NYC Okays Wheelchair Accessible Cab

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An MV-1, parked outside NYC TLC headquarters (photo by Kate Hinds)

New York just approved a new vehicle for use in the city's taxi fleet -- a wheelchair-accessible, Indiana-made MV-1.  But riders will only have a few years to hail them before the city's non-accessible "Taxi of Tomorrow" becomes the only sanctioned model.

The vote, which happened at Thursday's Taxi and Limousine Commission meeting, came less than a week after the US Attorney's office weighed in on a lawsuit against the city and said that the lack of wheelchair-accessible cabs violates the Americans with Disabilities Act.

Disabled activists were on hand at the TLC meeting to testify in support of a rules change necessary to authorize the MV-1 -- and to talk about how difficult it is to hail a cab in the city. Jean Ryan with Disabled in Action said the lack of wheelchair-accessible cabs was frustrating.

Advocates for the disabled at the TLC hearing (photo by Kate Hinds)

"We can never see them, and the stickers are in the back," she said. "So they’ve passed us by the time we see that they’re accessible – if we ever see one. It’s like an Elvis sighting.”

City Council member Oliver Koppel was also there to support the rules change -- and to criticize New York City Mayor Michael Bloomberg, who said yesterday that it was too difficult for people in wheelchairs to hail taxis on the street in the first place, and that able-bodied people would feel uncomfortable in a wheelchair-accessible cab because "their suspension is much worse."

“I think the mayor’s concerns are totally off the wall,” Koppell said. He added that “37 members of City Council believe we should have an all-accessible fleet. The US Justice Department believes it. The governor apparently believes it, and it’s long past time for this commission to move in that direction.”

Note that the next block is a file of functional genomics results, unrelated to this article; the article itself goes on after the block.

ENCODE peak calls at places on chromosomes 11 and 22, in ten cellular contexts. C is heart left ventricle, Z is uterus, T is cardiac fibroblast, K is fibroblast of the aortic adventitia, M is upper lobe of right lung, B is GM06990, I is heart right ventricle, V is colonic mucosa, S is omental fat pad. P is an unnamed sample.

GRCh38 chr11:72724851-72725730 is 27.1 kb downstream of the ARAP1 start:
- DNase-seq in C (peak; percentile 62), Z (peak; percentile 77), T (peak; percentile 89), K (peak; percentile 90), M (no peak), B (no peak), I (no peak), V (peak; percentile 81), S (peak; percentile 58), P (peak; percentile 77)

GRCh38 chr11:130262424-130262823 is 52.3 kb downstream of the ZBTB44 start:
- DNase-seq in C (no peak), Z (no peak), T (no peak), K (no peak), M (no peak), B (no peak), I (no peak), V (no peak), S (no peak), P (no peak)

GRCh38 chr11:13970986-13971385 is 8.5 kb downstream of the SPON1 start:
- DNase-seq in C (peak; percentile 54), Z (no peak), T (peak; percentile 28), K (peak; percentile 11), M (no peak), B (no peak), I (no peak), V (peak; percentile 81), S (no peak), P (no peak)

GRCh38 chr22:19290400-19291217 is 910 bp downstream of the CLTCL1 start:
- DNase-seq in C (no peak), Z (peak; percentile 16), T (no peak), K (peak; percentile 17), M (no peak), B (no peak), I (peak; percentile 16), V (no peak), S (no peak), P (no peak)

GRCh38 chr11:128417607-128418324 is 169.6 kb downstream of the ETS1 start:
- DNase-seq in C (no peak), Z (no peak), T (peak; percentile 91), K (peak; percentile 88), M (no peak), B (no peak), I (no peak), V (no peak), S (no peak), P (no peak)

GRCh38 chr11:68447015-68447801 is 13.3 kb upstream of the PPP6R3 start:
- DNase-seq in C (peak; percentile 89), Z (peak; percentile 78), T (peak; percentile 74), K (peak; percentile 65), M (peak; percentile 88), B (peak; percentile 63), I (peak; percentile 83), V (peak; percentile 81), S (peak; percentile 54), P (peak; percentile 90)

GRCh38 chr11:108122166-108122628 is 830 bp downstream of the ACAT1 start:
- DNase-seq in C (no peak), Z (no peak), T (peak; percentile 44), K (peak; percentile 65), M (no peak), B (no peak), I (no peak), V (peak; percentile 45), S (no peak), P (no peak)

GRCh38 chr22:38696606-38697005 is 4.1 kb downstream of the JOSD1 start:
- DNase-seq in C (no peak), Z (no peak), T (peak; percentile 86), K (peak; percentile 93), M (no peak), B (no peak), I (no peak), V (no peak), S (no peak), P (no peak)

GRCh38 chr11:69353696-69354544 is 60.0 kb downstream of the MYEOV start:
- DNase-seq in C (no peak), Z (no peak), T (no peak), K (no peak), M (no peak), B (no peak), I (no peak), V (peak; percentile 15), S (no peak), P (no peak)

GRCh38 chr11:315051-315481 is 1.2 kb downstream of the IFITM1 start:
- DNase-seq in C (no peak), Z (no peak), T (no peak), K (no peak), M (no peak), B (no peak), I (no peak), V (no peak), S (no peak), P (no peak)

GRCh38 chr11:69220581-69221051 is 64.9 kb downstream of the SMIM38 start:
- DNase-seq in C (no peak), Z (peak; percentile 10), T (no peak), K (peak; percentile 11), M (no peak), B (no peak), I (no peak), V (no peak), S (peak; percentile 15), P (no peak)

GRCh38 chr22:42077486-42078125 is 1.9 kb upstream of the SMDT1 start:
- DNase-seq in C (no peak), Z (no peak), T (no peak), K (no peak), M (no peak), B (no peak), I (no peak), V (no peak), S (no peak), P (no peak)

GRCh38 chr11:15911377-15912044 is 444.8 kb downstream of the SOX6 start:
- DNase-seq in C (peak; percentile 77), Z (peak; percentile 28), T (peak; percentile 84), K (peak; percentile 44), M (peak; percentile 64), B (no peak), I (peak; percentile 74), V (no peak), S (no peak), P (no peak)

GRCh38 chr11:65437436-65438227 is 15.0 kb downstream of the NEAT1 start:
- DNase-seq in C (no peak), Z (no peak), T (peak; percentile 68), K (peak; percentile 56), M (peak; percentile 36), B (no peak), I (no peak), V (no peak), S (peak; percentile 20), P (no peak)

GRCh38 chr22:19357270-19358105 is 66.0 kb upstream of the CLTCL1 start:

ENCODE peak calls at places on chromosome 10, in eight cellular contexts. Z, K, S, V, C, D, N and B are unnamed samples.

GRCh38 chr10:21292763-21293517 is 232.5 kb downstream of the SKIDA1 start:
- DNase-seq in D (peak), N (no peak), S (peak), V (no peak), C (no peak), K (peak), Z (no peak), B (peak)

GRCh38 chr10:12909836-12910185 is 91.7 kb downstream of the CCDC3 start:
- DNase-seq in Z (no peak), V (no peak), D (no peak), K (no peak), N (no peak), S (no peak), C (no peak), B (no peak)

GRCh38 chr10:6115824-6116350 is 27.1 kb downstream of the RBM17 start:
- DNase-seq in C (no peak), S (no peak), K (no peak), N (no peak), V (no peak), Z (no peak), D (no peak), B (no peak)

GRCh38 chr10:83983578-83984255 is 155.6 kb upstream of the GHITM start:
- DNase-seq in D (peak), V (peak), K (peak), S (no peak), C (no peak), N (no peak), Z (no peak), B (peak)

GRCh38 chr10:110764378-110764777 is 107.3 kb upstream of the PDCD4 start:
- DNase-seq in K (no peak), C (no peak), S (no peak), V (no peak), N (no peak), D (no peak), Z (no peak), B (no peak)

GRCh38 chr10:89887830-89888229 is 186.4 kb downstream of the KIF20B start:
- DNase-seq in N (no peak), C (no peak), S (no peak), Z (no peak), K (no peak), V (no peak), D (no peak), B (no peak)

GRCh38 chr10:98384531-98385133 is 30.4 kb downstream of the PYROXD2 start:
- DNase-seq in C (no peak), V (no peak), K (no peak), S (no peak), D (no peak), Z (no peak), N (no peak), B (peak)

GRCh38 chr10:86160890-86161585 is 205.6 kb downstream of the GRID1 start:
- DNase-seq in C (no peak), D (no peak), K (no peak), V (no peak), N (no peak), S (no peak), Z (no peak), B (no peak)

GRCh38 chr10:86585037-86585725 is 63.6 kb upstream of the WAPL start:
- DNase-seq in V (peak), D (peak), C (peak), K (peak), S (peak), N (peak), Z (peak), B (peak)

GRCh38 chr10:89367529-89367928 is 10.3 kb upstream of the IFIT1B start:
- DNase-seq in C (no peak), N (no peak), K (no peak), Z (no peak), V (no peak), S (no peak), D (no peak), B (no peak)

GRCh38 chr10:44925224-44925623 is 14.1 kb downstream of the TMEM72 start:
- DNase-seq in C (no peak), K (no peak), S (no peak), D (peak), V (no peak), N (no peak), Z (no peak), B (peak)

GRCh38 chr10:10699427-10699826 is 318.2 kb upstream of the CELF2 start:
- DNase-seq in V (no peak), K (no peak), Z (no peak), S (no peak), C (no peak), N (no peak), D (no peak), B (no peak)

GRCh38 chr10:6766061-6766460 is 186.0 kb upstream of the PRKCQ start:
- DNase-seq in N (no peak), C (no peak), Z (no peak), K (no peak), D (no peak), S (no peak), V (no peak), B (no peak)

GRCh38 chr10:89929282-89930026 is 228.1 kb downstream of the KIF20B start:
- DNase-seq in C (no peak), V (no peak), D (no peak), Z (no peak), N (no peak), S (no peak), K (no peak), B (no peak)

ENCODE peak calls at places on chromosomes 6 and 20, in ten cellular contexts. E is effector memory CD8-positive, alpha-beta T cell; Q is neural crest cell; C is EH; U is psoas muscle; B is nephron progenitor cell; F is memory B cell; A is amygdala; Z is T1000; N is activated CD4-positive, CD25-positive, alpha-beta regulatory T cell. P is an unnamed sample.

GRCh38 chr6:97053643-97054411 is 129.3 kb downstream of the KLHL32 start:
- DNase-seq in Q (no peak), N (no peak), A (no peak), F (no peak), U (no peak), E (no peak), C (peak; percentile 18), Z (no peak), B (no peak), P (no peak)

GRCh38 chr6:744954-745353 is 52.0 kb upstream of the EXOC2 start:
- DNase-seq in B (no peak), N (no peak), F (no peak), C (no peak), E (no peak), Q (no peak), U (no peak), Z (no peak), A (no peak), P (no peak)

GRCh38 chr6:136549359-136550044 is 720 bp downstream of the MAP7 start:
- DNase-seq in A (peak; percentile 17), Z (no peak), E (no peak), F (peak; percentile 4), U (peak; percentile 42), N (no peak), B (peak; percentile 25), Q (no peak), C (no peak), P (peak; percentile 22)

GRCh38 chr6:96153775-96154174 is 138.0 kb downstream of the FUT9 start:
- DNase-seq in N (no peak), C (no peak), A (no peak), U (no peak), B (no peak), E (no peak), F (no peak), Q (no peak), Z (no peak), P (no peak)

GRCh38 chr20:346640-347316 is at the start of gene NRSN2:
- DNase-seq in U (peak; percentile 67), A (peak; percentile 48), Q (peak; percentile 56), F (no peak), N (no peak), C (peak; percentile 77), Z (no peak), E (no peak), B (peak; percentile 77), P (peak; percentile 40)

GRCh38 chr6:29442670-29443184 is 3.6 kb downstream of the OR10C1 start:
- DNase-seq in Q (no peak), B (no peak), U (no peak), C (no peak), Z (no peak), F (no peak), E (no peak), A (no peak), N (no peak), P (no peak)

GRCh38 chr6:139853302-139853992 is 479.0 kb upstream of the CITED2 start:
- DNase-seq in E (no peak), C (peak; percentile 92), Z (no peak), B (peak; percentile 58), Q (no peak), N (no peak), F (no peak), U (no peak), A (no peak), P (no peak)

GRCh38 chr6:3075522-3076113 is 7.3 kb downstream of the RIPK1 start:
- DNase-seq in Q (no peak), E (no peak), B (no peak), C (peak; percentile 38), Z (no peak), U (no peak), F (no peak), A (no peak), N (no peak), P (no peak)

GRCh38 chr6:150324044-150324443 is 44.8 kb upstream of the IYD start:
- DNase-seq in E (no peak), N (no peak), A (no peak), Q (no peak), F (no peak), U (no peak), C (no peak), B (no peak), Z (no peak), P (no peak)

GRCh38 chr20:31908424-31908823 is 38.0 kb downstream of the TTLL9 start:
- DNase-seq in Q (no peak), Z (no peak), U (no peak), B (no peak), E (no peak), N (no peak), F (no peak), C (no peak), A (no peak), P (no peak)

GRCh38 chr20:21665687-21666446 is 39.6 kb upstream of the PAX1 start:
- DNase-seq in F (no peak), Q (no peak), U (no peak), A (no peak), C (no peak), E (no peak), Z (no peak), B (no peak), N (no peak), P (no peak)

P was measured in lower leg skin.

Currently, 231 of New York City's 13,237 taxi cabs are wheelchair accessible.

The MV-1 will retail for about $40,000. It weighs about 5,000 pounds and gets between 13 and 15 miles per gallon, depending on whether the engine uses compressed natural gas or regular fuel. No word yet on how many NYC medallion owners might be tempted to purchase one. But even if drivers take the plunge, they'll only be able to pilot it for a few more years. In May, the city awarded Nissan the contract for the Taxi of Tomorrow. The NV200 will begin to hit the streets by late 2013 and the Nissan will be the only cab in town by 2018. But the NV200 is not wheelchair accessible.

Assembly Member Micah Kellner, wearing a yellow and black button that said "Separate Is Not Equal," said at the TLC meeting: “I don’t care what the Taxi of Tomorrow is, because I think at the end of the day the Justice Department is going to decide that for us.”

Another view of the MV-1 (photo by Kate Hinds)